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Thanks, Andrew. It's Michele. So let me do your first one -- your second part of your question, first. The incremental pricing is indeed all list pricing. So that's a pretty simple one. As we look at our consumption and our sales, let me start with, as we've told you in the past, on a full year basis we always expect our net sales and our takeaways to be relatively in-line, but we continue, as we have and had in the past, again this year to have some volatility from a quarter-to-quarter basis. I guess the easiest way that I would advise you to think about it is, if you look at our takeaway trends first half, second half, and you see that basically on our CMG business we were up first half about 2.6%, but we all know that about 1 point of that was driven by Easter. If you take the first half minus the Easter bump, we expect that same underlying trend to continue in the back part of the year. So we think we're going to have -- continue to have pretty solid takeaway on a full year basis. There are several puts and takes, as you look at the net sales piece, relative to a little bit less SKU ramp in the second half, but at the same time, we are -- have a bit of a harder lap as we lap some of those seasons and as you recall how strong seasons were in the back half of the year last year, some inventory-related things in the second quarter, but by full year-end, we think it'll level out as it has in the past.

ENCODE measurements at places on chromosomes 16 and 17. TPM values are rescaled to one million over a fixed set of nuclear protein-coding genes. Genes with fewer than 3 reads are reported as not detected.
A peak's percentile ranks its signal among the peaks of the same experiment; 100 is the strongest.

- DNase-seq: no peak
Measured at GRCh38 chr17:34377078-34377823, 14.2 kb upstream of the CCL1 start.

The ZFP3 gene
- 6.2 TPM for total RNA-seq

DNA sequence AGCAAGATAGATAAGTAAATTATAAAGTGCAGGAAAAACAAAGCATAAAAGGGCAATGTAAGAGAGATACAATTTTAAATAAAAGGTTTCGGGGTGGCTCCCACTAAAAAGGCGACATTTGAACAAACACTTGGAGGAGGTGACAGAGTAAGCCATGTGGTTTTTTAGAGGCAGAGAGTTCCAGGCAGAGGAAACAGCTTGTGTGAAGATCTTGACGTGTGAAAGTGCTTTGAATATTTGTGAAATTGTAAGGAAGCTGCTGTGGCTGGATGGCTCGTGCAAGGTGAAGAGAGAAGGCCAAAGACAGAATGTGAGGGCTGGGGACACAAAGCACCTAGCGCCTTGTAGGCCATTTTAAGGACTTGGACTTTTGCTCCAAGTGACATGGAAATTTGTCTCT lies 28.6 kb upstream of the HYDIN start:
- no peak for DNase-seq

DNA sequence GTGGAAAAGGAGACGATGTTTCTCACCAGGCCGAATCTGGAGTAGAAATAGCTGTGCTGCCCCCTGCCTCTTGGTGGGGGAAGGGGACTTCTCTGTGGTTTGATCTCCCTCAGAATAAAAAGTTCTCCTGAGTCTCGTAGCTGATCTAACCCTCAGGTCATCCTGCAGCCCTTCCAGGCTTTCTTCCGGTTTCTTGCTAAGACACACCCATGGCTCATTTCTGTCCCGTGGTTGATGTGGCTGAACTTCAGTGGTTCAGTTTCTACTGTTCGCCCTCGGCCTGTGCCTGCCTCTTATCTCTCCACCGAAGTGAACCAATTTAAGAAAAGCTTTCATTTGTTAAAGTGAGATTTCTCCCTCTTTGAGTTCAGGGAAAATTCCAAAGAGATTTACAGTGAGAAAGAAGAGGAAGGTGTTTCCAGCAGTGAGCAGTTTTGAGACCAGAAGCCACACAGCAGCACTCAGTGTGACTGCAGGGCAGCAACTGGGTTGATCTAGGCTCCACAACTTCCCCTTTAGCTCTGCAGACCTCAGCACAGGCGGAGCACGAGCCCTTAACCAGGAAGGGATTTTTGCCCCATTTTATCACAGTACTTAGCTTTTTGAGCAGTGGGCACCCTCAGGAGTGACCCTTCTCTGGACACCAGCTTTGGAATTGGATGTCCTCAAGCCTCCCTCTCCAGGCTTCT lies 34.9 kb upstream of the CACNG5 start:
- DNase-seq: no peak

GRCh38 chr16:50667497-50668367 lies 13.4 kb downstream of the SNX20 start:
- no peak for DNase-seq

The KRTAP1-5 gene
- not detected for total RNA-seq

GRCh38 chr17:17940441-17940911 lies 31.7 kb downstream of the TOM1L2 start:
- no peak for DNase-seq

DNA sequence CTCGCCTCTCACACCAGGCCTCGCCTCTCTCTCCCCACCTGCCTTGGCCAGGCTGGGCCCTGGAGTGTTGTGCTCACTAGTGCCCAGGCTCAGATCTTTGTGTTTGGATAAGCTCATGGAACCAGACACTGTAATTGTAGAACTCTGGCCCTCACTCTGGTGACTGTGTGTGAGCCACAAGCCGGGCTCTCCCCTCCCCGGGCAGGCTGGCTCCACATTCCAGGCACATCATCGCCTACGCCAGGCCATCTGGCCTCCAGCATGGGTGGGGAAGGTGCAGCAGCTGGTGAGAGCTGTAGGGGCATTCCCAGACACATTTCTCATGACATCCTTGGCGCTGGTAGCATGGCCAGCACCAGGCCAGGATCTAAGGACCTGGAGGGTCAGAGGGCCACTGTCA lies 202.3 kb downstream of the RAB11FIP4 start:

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Operator [6]

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We'll now go to Ken Goldman with JPMorgan.

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Kenneth B. Goldman, JP Morgan Chase & Co, Research Division - Senior Analyst [7]

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You said you don't expect a material sales impact from the new pricing action this year, but I think I also heard you say that category -- retail prices for these impulse items will increase in the second half of the year, so I wanted to reconcile this a little bit, if I could. Are your customers taking up their pricing before you are? If so, why are you protecting your pricing? I just wanted to clarify when you expect wholesale and retail net prices to rise and if they're in synchronicity with each other.

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Michele Gross Buck, The Hershey Company - President, CEO & Director [8]

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So we do expect that we will see some impact at retail on the everyday business, particularly in the fourth quarter, but as you know, as you look at the back half of our year, we are heavily weighted toward seasons. So seasons is a much bigger piece of the portfolio than the everyday piece, so we expect we'll see some there, but we also do some price promotion protecting. So many of our retailers have price promotions, trade promotions that they have booked, that we've committed to 6 months out, sometimes slightly more. And we do price protect those promotions when we go out with our pricing action. So that's why you don't see the full impact. Again, we believe the impact will not be material to us.

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Kenneth B. Goldman, JP Morgan Chase & Co, Research Division - Senior Analyst [9]

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But will the increased retail prices -- and maybe you're saying that there really won't be because they'll be dealt back. So I just want to understand. Will that potentially lead to a situation where you're not getting the pricing yet but retail prices are going up and therefore your volume could get hurt because of some elasticity trends? Again, I just want to make sure I'm understanding all the puts and takes here from a net pricing perspective.